This Town Is Small — them that brought us Art in the Open and my studio-mates in the basement of the Reinventorium — have a new project, called Charlottetown Perspectives that, depending on your point of view, is either an exciting opportunity for culture sector involvement in tourism marketing or a complete cooptation of the culture sector by the tourismocrats. I go both ways.
But, it did get me thinking about how we market our city, which led me to make a submission, with the following “Description of Intent”:
Most tourism marketing is a collection of lies: a tale we tell tourists that reflects our perfect vision of how we want our city to be, not how it actually is.
In their heart-of-hearts, tourists know this, and so the matter of selecting a destination becomes a matter of sorting out one fake story from another. It’s a disheartening and deflating experience.
I’d like us to be honest about how things are in our marketing, and I think that honesty, because it is so uncommon, will make our marketing stand out from the crowd.
So I propose a series of advertisements centered around a simple index-card sized, letterpress-printed poster – Tourists Not Allowed In This Area – accompanied by supporting text that tells an honest story about our real relationship with tourists.
In addition to helping to pierce through the tourist marketing noise, I believe this approach will attract tourists who are actually interested in engaging with Charlottetown, not simply breezing through, resulting in a tourism economy far more reciprocal than the prostrative one we have built to date.
What is “culture,” at its core, more than the collective feeling of a population: culturally, Charlottetown citizens, outside of the tourism industry, grudgingly tolerate the presence of the yearly influx of tourists in our midst. We resent the clogged sidewalks and roads, yes, and we are, as all Islanders, suspicious of those from elsewhere, but perhaps the greatest cultural impact of the tourism industry is the tremendous stress of having affluent strangers relaxing in our midst when we’re working on the day-to- day stresses of feeding our families. We’re vaguely aware that someone is benefitting from the tourist economy, but also suspicious of their motivations and actions.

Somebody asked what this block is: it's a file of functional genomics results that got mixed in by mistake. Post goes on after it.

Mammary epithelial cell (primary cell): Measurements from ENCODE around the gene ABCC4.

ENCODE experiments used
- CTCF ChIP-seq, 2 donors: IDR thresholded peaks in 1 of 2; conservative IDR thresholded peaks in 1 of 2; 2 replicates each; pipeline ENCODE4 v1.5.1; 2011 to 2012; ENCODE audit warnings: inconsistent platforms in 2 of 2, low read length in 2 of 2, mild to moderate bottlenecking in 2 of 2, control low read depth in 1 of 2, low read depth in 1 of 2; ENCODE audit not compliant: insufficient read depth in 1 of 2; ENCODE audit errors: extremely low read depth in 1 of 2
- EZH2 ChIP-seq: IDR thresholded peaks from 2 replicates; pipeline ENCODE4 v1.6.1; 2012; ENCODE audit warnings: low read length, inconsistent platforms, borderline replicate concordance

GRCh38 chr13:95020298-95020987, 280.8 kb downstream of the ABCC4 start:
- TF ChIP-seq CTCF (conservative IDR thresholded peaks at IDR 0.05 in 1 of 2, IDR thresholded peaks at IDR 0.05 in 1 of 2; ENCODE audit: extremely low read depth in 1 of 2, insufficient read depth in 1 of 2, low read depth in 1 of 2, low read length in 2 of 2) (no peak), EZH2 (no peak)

The people of Charlottetown do have tremendous capacity for generosity and kindness, but it’s a generosity that does not manifest easily nor at first glance: it’s something given only after an initiation, proof of commitment to and investment in a relationship. In the modern day “service economy” it is anathema. And yet is who we are.
I believe that if we are honest with the world about that, we will prosper, for it is an aspect of our culture that is deeply-ingrained and genuine, and it is that which, in a world increasingly disconnected and non-genuine, that travelers will increasing seek.
My entries were both built around the “Tourists Not Allowed in this Area” letterpress print I created last week during my “Type in the Open” letterpress studio open house, and they look like this:
The copy on the larger 11 x 8-1/2 inch ad reads:
Want to know a secret? We don’t really like tourists here in Charlottetown. Oh, sure, we’ll tolerate you. But combine our innate suspicion of anyone from “away” with the day-to-day annoyances of putting up with extra traffic and noise, and the simple stress of having so many people relaxing in our midst, and, well, don’t expect a big welcome.
But invest some time. Be patient, humble and curious. You’ll find that underneath that initial cold shoulder is a deep kindness and sense of community. The kind of thing you might have thought lost in this modern world. We’re hard to get to know, but when you do, believe me, it’s worth it. Come discover Charlottetown.
The copy on the smaller 11 x 3 inch ad is a cut-down variation of the same.
The original deadline for Charlottetown Perspectives was August 30th, but it’s been extended to September 30th; I’m quite excited to see what others come up with.